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      Rachel's Challenge: Will you accept it?

      It's a tragic story, with a heart-wrenching lesson, that's best described by the teenagers it aims to impact. Wednesday night, students, teachers and parents in the Onondaga Central School District learned the story of Rachel Joy Scott, the first person to be shot and killed during the Columbine shooting.

      "It was one of the most moving assemblies I have ever been too and I will never forget it," said said 11th grade student Shane Brewer." it was so emotional and it really inspires me to want to continue this..bullying is such a problem in our schools. I have seen it, I have experienced it and it is not fun. It needs to end."

      12 years later, a program called Rachel's Challenge has gained momentum across the U.S., inspiring students to treat people with compassion, stand up to bullying, and put an end to the harmless abuse. Just this past week, a student in Buffalo took his own life after bullying became too much for him to handle.

      "I started crying," said 11th grade student MacKenzie Peyatt. "She believes in a chain reaction, and kindness can really go a long way."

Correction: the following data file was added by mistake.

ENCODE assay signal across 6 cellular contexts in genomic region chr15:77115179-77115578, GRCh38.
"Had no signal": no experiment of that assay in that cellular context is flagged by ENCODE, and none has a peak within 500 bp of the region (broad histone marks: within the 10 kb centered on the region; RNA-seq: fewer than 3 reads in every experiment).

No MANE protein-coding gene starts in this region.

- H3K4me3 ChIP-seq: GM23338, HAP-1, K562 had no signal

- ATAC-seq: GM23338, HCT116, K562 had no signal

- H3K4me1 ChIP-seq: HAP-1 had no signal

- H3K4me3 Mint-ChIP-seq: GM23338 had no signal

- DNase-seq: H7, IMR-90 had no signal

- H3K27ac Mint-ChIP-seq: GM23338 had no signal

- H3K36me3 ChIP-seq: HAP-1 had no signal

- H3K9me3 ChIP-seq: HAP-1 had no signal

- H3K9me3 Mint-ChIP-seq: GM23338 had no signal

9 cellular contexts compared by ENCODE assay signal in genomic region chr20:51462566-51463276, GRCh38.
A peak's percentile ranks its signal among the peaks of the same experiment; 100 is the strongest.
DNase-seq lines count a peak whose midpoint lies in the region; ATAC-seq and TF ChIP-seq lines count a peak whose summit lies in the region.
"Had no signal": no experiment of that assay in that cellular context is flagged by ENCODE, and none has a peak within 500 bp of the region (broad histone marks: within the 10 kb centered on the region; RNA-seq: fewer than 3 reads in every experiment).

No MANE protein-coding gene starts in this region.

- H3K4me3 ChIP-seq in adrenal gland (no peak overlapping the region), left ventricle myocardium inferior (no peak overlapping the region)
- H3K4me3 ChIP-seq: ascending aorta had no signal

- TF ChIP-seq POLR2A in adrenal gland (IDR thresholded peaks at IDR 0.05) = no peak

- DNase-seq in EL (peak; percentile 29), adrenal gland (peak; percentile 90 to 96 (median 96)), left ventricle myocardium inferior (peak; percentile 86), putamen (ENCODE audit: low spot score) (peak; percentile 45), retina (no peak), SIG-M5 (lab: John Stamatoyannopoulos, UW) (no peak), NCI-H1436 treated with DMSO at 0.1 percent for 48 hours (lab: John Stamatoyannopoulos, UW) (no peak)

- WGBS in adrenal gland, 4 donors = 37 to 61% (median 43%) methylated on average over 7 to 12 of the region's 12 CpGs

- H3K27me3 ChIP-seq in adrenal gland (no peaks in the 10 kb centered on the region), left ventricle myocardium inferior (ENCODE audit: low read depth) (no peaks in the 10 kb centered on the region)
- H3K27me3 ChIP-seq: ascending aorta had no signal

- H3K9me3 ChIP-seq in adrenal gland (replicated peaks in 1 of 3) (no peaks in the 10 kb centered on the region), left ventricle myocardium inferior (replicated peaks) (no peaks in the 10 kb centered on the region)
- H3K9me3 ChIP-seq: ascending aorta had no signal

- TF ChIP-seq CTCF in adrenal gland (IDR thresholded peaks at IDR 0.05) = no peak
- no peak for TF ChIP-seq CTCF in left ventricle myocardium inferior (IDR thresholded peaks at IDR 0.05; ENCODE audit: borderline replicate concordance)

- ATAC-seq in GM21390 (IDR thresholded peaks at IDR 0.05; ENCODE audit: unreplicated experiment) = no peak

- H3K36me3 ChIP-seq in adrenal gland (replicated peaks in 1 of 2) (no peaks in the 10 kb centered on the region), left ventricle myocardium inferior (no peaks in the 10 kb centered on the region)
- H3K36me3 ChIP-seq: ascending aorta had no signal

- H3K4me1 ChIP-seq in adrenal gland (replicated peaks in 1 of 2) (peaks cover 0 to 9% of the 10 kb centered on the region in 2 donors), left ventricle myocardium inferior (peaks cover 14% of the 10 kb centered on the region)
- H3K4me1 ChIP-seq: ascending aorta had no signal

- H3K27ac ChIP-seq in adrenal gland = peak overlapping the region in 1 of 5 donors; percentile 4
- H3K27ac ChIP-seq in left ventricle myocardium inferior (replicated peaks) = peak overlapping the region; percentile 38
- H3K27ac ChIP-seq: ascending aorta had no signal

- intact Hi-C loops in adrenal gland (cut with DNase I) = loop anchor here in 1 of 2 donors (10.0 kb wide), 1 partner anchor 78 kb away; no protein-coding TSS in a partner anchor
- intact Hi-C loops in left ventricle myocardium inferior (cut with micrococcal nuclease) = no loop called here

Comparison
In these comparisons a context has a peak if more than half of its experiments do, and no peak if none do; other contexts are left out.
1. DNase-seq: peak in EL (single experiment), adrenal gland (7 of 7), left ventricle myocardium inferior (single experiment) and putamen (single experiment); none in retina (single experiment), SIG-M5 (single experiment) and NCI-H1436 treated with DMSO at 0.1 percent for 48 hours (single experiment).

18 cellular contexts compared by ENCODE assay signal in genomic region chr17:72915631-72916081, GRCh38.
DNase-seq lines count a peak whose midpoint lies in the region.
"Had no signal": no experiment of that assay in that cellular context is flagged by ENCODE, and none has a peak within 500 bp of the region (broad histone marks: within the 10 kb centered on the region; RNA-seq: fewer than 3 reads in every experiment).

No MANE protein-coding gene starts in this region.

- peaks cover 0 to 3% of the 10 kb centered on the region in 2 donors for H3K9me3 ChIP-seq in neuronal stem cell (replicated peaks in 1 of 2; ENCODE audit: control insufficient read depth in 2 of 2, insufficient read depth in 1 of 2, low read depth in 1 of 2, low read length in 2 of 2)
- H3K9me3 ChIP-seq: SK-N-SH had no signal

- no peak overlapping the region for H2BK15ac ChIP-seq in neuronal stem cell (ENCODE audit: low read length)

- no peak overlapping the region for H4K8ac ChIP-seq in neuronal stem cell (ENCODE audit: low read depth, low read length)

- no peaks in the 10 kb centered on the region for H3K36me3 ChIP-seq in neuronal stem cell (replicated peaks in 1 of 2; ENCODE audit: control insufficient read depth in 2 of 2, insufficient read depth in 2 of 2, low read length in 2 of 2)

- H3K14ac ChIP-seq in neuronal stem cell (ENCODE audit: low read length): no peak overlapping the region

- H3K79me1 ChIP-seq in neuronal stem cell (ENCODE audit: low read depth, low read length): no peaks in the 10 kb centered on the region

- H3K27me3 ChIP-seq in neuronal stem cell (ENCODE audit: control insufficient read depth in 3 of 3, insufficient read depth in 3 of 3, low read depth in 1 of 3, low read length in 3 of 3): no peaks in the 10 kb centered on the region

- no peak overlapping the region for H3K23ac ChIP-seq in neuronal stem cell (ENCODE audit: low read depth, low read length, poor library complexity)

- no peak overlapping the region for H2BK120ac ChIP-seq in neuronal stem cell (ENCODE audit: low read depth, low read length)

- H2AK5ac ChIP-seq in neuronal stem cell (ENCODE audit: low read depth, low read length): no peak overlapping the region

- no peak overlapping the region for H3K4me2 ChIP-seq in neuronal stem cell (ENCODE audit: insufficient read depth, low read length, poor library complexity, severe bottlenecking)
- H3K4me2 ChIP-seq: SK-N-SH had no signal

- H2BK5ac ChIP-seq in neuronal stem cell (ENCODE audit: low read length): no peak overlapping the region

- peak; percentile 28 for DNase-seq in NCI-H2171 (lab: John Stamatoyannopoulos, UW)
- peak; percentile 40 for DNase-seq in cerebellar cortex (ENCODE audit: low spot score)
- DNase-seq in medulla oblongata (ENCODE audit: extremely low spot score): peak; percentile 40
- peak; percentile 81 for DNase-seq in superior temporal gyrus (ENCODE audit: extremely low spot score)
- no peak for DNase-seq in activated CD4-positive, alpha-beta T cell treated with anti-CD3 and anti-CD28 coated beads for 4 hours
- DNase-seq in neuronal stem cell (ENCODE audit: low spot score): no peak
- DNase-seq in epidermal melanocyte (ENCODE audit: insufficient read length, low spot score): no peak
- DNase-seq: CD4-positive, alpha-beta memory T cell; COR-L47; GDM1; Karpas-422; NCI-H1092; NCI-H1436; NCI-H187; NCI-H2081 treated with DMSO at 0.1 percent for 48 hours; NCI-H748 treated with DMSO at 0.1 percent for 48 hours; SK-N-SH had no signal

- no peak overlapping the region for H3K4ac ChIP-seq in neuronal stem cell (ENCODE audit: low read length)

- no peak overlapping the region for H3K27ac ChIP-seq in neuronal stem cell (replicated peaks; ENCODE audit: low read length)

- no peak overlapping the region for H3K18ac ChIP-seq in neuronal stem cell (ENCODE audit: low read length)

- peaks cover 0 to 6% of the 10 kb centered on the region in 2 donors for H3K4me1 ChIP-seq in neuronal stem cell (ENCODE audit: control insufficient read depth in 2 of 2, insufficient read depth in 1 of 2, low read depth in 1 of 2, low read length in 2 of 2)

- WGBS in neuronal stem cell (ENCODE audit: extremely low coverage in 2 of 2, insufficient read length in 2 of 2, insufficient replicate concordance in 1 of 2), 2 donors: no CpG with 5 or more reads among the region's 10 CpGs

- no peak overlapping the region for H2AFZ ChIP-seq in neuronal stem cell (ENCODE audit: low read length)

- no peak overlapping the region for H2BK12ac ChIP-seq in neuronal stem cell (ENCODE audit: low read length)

"The way to really change our culture, is to change our young people. And challenge students to treat each other with kindness and compassion," said Sam Downing who presented Rachel's Challenge at the high school Wednesday.

      - The challenge breaks down into five parts including:

      - Look for the best in others, eliminate prejudice.

      - Dare to dream

      - Choose positive influences

      - Use kind words

      - Start a chain reaction.

      In the hallway of the Onondaga Central High School, a banner hangs with hundreds of signatures, from students who accept the challenge. This year, Rachel's powerful message to start a chain reaction of kindness will reach more than two million students. Read more about it here.

      Do you accept Rachel's Challenge? Do you think bullying is a big problem in schools? How can we help stop it?